OR WAIT 15 SECS
You probably have bigger calls on your time, but have you given much thought to social media? Not in the abstract corporate communications sense, in a you-the-CEO sense?
Yes, writes Peter Houston, but you don’t have to do it all yourself.
You probably have bigger calls on your time, but have you given much thought to social media? Not in the abstract corporate communications sense, in a you-the-CEO sense? There has been a flurry of reports over the last six months about the C-suite’s engagement with social media. Some hail the arrival of the social CEO, others ask “Where are they all?”
The cheerleaders for CEO participation say it makes total sense for corporate leadership to take to Twitter, Facebook, YouTube and the rest to spread the good news - or fight the bad news - about their businesses. While it might be tempting to leave social media to the PR and marketing folks, you could be missing a trick. BRANDFog, promoting social media for CEOs, says in its 2012 CEO, Social Media & Leadership Survey that 82 percent of employees are more likely to trust a business whose leadership communicates openly through social media.
IBM’s Global CEO survey concurs: the best performing companies are “30 percent more likely to identify openness – characterized by greater use of social media platforms – as a key influence on their organizations.”
The IBM study, based on 1,700 face-to-face interviews with CEOs and public sector leaders from around the world, explores how corporate leadership is responding to the complexity of what IBM calls the connected economy - increasingly interconnected organisations, markets, societies and governments. It highlights the importance of social media in communicating with both employees and customers. Finding that 16 percent of the CEOs surveyed use social media to communicate with customers, it trumpets expectations of a threefold increase in adoption of social media channels in the coming five years.
Writing on Forbes.com mid January , the lead for Weber Shandwick’s digital practise, Chris Perry, accepts without question the business logic behind the growth in executive support for social media. He sees growth in the number of social CEOs “to present an authentic face, get closer to customers, engage employees” and presents the findings of his own company’s Socializing Your CEO 2013 survey to cement the case. The Weber Shandwick study says 66 percent of CEOs at the world’s top 50 companies engage online. This compares with just 36 percent in 2010 when Weber Shandwick first conducted an analysis of CEO social engagement.
Do Social CEOs tweet?
Yes, but don’t expect to see too many personal tweets or status updates from your fellow captains of industry. According to the Socializing Your CEO study, only 18 percent of the world’s largest company CEOs have their own social network pages.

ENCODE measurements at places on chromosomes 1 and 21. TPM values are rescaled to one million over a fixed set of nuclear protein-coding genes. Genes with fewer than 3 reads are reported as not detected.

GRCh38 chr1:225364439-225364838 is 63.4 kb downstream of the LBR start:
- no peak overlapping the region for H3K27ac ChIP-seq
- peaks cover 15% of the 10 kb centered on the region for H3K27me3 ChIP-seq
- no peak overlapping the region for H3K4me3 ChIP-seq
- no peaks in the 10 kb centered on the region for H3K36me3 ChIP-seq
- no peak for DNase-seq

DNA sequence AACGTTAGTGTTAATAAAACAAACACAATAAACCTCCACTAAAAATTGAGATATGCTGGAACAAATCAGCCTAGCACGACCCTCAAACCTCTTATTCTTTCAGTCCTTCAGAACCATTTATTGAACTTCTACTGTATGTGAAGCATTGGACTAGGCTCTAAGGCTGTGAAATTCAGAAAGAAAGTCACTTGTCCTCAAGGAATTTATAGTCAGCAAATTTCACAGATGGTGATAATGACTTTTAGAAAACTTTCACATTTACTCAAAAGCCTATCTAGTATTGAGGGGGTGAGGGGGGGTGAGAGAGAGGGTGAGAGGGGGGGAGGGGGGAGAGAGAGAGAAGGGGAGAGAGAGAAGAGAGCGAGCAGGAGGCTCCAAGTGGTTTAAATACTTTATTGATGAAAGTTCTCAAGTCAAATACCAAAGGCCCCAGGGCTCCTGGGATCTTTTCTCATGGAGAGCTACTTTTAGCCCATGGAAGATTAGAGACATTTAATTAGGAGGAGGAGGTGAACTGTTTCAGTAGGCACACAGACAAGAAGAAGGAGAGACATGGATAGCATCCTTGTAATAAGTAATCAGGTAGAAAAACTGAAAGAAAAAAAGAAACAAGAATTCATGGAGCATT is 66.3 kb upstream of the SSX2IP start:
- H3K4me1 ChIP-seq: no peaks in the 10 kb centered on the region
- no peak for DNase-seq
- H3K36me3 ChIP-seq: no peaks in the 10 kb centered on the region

Brandfog looks closer at Twitter: Although 61% of Fortune 500 brands were engaging with customers via Twitter, less than 2.5% of Fortune 500 CEOs were actively participating on the world’s favourite microblogging network. And while the numbers are a little different, this lack of personal participation is echoed in a joint study from CEO.com and business intelligence firm DOMO. Pitching the use of social media by the general population at 50 percent for Facebook and 37 percent for Twitter, it notes that among Fortune 500 CEOs Facebook usage is only 7.6 percent and just 4 percent for Twitter.
However, the CEO.com/DOMO study reports one social CEO hotspot – senior executive participation on Linked in is ahead of everyone else – 26 percent versus 20.15 percent. And this statistic maybe hints at one reason for the reticence of high-profile corporate leaders to engage fully on public social media forums. LinkedIn’s “Professional’s Only” ethos offers a safer environment for senior executives where connections, and conversations, can be better controlled. This is in direct contrast to open networks where high-profile executives fear what Weber Shandwick’s Perry describes as “personal attacks, disclosure issues and media scrutiny”.
Perry thinks these, plus the obvious time pressures, are the reasons that executive personal pages are so noticeable by their absence. But he can resolve the apparent contradiction between this lack of personal participation and the assertion that CEO’s are embracing social. An increasing number of CEOs are choosing to perform their “spokesperson-in-chief” role through their company’s social media pages and portals.
“CEOs understand they must be a leading voice with those who follow their company pages, without necessarily amassing and engaging a network of followers on personal pages,” Perry writes on Forbes.com.
So while it’s unlikely that we’ll be seeing a Twitterstorm from Big Pharma’s leading lights anytime soon, can we expect to see more Pharma leaders on company pages and YouTube channels? Number one in Paul Tunnah’s New Year Pharmaphorum post on emerging trends in Pharma communications is to “Put a face on your senior execs”. He expects this year to introduce senior Pharma executives presenting their views on a wide range of issues, presenting “the human face of pharma.”
If you have been feeling bad about neglecting the Twitter or Facebook accounts you set up for yourself 18 months back, you can take some comfort from the fact that you’re not alone among your C-Suite peers. But maybe it’s time to reacquaint yourself with the social media basics; Corporate Communications could be knocking at your door any day to help them get followers, likes or to turn you into a YouTube sensation.
Peter Houston is former Group Content Director for Advanstar Pharma Science. He is now an independent media consultant and founder of Flipping Pages.